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Oral Surgery/sub periosteal abscess part 2

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Question
QUESTION: HI Dr. Teig,
My daughter went for her follow up and had the drain removed. She is healing nicely. When I asked if she should be doing the salt water rinses, the doctor said, "Sure, she can if she wants to." Can you please tell me how long you would recommend doing the rinses?  She had the I and D five days ago and has approx. five days left of the Clindamycin. Also, I've heard that this is a rare complication after having third molar surgery and I've heard that this happens all the time! Can you please share your professional opinion and what causes this?  Thank you so very much again!

ANSWER: Julie -  First of all, this is not a common problem.  Yes is does occur, but in most cases is does not occur.  The cause is usually due to an entrapment of oral bacteria into the healing area.  Once there, the bacteria begin to grow and invade further into the area and cause inflammation and infection.  

I am so glad that she seems to be doing better and healing.  I would have her continue the warm salt water rinses 3-4 times a day, especially after meals.  Have her do the rinsing for 1-2 minutes.  

Any more questions, I am available.

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QUESTION: Dr. Teig,
I promise this will be my last ?!! Sorry if I wasn't clear...how long do you recommend doing the salt water rinses after surgery, for one week? ten days? two weeks? She has an appt on August 14 with our local oral surgeon when she returns from camp.
Thank you again!
Julie

ANSWER: Julie - sorry I didn't understand your question.  Not viewing the surgical area makes it is a little difficult to say how long she should rinse.  In general, I suggest she continues to rinse about 5-7 days after the drain is removed.  Speak with the surgeon to get his opinion, but have her continue rinsing for another few days after the drain is removed and she will definitely get better then.

---------- FOLLOW-UP ----------

QUESTION: Hi again Dr. Teig,
I am sorry I lied and said my last ? would be the last one. My daughter went for a follow up today after having her sub periosteal abscess at camp. I took her to our local oral surgeon who performed the extraction of all four impacted wisdom teeth on July 1st. I took her just to make sure she was alright.  She had her drain removed two weeks ago and got the " all clear" at that visit. Today, our oral surgeon didn't like what he saw. He said the area was very swollen and removed some debris and irrigated. He took an xray which didn't show anything obvious to him. He said that the only way to know for sure what's going on is to open up the area AGAIN! He proceeded to do that and said there was some debris and a lot of granulation tissue. He put packing in and she needs to return tomorrow(Fri.) and again on Monday. He put her on another course of Clindamycin 300mg TID. Our oral surgeon has been around a LONG time and kept saying. "This is so rare." I have faith in him as he has a reputation of putting accident victims' faces back together and has trained many younger oral surgeons.   I know you haven't examined my daughter, but I'm just wondering your thoughts on  why the I and D didn't work the first time. Is my daughter unintentionally doing something wrong? We followed the post op directions meticulously after the extractions. She took 5 days of Amoxil per the doctor's instructions.   Once again, I really appreciate you taking the time to answer. Thank you so much, Julie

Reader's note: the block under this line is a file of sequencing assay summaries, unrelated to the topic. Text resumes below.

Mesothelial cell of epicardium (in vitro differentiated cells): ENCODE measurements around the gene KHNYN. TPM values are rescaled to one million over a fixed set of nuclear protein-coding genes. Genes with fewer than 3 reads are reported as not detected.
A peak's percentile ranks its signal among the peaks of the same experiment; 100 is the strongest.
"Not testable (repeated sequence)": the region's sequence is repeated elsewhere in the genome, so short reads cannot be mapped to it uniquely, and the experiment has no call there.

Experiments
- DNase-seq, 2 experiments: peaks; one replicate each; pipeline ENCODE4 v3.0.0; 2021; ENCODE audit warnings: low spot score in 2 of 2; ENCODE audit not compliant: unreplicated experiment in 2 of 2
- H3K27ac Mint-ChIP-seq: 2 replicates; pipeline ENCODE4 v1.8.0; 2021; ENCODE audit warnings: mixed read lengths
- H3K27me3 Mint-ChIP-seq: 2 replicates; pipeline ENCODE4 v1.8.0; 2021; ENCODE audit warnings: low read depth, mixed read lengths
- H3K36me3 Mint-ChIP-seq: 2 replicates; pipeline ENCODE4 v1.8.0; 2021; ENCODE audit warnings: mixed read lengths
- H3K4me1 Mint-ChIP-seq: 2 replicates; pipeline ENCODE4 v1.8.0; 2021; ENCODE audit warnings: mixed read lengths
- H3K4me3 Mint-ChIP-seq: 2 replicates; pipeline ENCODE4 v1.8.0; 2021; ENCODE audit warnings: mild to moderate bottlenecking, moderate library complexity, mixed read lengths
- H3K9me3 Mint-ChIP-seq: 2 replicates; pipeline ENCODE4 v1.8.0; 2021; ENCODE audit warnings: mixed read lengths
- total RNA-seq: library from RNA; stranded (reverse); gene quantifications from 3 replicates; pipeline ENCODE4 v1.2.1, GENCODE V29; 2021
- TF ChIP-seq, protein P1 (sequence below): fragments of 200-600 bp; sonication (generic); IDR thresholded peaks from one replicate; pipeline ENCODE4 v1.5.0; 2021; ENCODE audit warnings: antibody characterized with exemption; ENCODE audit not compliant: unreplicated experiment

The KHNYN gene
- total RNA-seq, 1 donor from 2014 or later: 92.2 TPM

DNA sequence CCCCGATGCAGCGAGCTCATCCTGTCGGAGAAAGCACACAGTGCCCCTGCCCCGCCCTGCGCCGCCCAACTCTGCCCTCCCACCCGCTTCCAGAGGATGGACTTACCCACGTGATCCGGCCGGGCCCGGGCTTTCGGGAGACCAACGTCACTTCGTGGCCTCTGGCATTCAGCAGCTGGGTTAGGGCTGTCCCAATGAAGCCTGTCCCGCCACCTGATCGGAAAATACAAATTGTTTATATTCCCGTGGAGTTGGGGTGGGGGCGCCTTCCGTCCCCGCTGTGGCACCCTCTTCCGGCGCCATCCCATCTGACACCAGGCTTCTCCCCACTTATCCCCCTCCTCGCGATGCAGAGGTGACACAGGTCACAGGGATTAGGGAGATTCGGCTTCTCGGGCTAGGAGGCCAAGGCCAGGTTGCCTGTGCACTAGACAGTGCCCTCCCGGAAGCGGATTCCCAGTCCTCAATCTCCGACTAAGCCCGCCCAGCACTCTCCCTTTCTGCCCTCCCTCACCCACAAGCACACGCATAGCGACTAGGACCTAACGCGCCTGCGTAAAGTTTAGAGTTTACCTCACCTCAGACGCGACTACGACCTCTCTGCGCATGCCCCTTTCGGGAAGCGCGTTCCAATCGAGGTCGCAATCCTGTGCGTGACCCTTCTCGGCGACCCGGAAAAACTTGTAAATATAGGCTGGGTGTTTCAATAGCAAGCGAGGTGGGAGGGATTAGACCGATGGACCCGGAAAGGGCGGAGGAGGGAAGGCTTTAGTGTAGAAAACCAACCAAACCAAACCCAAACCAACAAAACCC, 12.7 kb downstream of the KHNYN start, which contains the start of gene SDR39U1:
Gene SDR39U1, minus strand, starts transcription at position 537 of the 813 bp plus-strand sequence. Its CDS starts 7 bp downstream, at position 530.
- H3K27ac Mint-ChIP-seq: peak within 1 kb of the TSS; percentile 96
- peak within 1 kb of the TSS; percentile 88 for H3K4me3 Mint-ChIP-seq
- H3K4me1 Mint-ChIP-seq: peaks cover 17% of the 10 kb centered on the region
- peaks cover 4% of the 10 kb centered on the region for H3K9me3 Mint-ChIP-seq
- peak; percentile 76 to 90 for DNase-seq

Answer
Julie - I wish I could give you a more specific answer as to why your daughter has had a recurrence of the infection.  The most common cause is debris remaining after the initial I&D.  I hope this treatment works, but my recommendation is the same as I initially stated - warm salt water rinses to insure drainage.  This should heal within a few days if all the source of the infection is removed.

I hope she does well.

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Joel S. Teig, DMD, Diplomate ABOMS, retired

Expertise

I am a board certified oral and maxillofacial surgeon available to answer questions related to tooth extractions, implant insertion, facial recontruction, facial and oral tumor removal, TMJ dysfunction and various successful treatments, including surgery if all else fails, and occlusal discrepancy requiring orthognathic or jaw surgery.

Experience

Board Certified Oral and Maxillofacial Surgeon practicing for over 20 years. Assistant Clincal Professor at State University School of Dentistry.

Organizations
American Dental Association, American Association of Oral and Maxillofacial Surgeons, American Board of Oral and Maxillofacial Surgeons

Education/Credentials
BA- University of Connecticut DMD-University of Pennsylvania School of Dental Medicine Oral and Maxillofacial Surgical Residency - Roosevelt Hospital, NYC

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